Octo-Kong hangs from a crane, holding a giant 72-foot-diameter steel pile.
Image: American Piledriving Equipment Inc.
The Mighty Octo-Kong
May 9, 2012
by John Kosowatz Senior Editor, ASME.org
China's pell-mell rush to development is producing many of the world's largest and most expensive infrastructure and building projects ever conceived. From the 21,000-MW Three Gorges Dam to Beijing's landmark CCTV building, Chinese projects are stretching the boundaries of design and the machines needed to construct them. To build the $10.7-billion link connecting Hong Kong, Zhuhai, and Macau in South China's Pearl River Delta, project officials needed more than one of the world's most powerful pile drivers to push mammoth 72-foot-diameter steel piles. They needed eight of them, linked together and synchronized as one unit.
Dubbed the "Octo-Kong," the device connects eight vibratory pile drivers each driven by their own CAT 1,200-hp engine. The hammers are structurally, mechanically, and hydraulically connected to provide enough force to drive 120 of the giant 130-foot-long piles, each weighing 600 metric tons. Project officials say the piles are the largest ever driven.
Working for bridge contractor First Harbour Marine Group China, U.S. equipment manufacturer American Piledriving Equipment Inc. (APE) built on previous work to devise the powerful hammer, says David White, managing director of APE's China office and manufacturing facility in Shanghai. APE had already linked four APE 600 pile drivers to drive 44-foot-diameter steel pipe in China. "This was a progression, really," he says. "It didn't come out of the blue."
Breaking New Ground
In an innovation in cofferdam construction, the piles form bulkheads for two artificial islands that are transition structures between the link's 4.2-mile-long tunnel and three cable-stayed bridges that will connect Hong Kong to Macau and Zhuhai, on the Chinese mainland. The tunnel will allow deep-water ships to pass from the South China Sea to the delta.
"The biggest risk was in [the Octo-Kong] getting out of sync," says White. "If you let it get out of sync, there's just a lot of force working in the wrong direction."
Working at sea, the giant vibratory hammer is hung from a barge-mounted crane. The hammer is fitted to the top of the pile and lifted into position. Because of its enormous size, the pile sinks into the seabed under its own weight, but only to a point. Then the hammer takes over (see video of the process).
Vibratory hammers work by doing exactly that: vibrating in an up-and-down movement at very high frequencies. Rubber suppressors mounted on top of the gearbox dampen the vibration to the crane line. Standard hammer pile drivers pound the piles into the ground. Vibratory hammers work faster and quieter.
"The key is that this has to be thought of as one unit," says White of the eight-hammer configuration. "Pressure had to be equal at all times on all of the hydraulic motors, so you have to connect it as one circuit."
Precision in operation was paramount. White says there is only 1/300th of a second margin of error. Anything more and the pile driver will be out of synchronization.
APE designed the multi-unit hammer with mechanical as well as hydraulic connection to account for startup and shut down operations. "They're linked mechanically through a shaft … to keep the machine in time during startup and shutdown," he notes. "It's hard to get equal hydraulic flow over eight units so the mechanical connection can be used to overcome that [at startup] until the hydraulics kick in. And as soon as you shut the machine off, there's no hydraulic oil being pumped, so the switch to mechanical smooths things out."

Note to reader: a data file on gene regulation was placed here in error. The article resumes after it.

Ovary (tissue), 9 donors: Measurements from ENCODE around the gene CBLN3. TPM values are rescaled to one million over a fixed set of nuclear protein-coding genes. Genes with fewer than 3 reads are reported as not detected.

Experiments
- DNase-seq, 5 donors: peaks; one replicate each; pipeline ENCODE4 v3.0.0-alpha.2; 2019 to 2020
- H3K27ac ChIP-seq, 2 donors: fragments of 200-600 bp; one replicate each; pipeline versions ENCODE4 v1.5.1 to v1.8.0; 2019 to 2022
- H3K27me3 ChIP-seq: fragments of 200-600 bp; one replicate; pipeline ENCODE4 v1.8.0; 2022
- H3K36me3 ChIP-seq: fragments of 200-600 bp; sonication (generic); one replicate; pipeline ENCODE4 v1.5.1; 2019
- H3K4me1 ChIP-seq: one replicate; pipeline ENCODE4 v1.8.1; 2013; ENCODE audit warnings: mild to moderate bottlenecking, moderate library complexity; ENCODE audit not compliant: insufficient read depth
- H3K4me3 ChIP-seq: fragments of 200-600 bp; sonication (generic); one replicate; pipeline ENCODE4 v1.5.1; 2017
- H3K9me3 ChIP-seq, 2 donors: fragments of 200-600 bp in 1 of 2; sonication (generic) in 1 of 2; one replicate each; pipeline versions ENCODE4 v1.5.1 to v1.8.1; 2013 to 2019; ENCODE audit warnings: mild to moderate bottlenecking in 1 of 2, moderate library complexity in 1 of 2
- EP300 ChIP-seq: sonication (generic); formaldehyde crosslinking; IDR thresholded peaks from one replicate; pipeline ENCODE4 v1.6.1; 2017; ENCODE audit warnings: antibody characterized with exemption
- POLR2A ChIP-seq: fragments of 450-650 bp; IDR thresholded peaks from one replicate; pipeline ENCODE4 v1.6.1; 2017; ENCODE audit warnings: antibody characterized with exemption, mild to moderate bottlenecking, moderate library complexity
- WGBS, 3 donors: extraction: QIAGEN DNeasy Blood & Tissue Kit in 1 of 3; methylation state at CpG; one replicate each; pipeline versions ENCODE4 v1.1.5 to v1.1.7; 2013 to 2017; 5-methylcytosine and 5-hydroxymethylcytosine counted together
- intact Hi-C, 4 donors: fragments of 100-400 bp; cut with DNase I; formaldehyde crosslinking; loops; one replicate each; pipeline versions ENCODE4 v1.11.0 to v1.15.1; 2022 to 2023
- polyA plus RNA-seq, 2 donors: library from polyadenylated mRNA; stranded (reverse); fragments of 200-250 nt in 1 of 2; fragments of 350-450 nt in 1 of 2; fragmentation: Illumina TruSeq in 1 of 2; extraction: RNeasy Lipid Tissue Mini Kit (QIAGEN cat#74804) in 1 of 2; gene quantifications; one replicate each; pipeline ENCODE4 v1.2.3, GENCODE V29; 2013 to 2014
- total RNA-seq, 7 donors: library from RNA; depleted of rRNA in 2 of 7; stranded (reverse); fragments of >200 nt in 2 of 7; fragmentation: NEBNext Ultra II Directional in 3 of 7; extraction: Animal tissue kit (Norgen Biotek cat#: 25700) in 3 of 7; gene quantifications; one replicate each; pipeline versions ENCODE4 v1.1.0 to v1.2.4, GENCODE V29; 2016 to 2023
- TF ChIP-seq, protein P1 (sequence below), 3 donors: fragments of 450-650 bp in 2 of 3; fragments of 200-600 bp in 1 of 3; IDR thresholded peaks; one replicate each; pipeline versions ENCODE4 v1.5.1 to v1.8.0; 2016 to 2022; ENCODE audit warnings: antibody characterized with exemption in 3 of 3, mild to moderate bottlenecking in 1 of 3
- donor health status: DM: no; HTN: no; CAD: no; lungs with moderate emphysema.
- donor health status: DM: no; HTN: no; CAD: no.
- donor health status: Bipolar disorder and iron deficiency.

White and APE drove the last of the piles in December 2011 after driving the first In April. They shaved seven months off of the construction schedule with their blistering pace, proving their method.
The artificial islands' seawalls each comprise 60 individual adjoining cells, each adjoined by wingwalls, in order to form to perimeter of the island. Traditional construction methods of the bulkheads would have taken years, with each cell having to be fabricated individually by driving one interlocking sheet pile at a time to form each cell, and each cell constructed to adjoin the next until the island wall perimeter was closed. A construction method driving the cells as individual massive steel piles had never been tried on this scale in these conditions.
Timing Is Everything
APE relied on Excel Gear Inc., Roscoe, IL, to manufacture the gearboxes in just 10 weeks. They are the most critical component because they regulate the timing on the vibratory power transmission. The unit is designed to rely on the precision of the gears, so timing of the gearboxes was critical, especially in achieving the timing specification of 0.005 inch.
White says the biggest learning curve was in operating the machine, and driving such a large pile to such tight tolerances in differing soils. "With something this large, if one side of the pile enters a type of soil before the other, there is a tendency for the pile to lean toward the soil that is softer," he says. In most jobs, the method of correction is to lift the pile up and start again. That wasn't possible on this job because of the size and working from a barge. "When you pull up, the barge tends to go down, so pulling is not an option on the water. The challenge was in not ever going through one soil type."
The key is that this has to be thought of as one unit. Pressure had to be equal at all times on all the hydraulic motors so you have to connect it as one circuit.Dan White, American Piledriving Equipment Inc.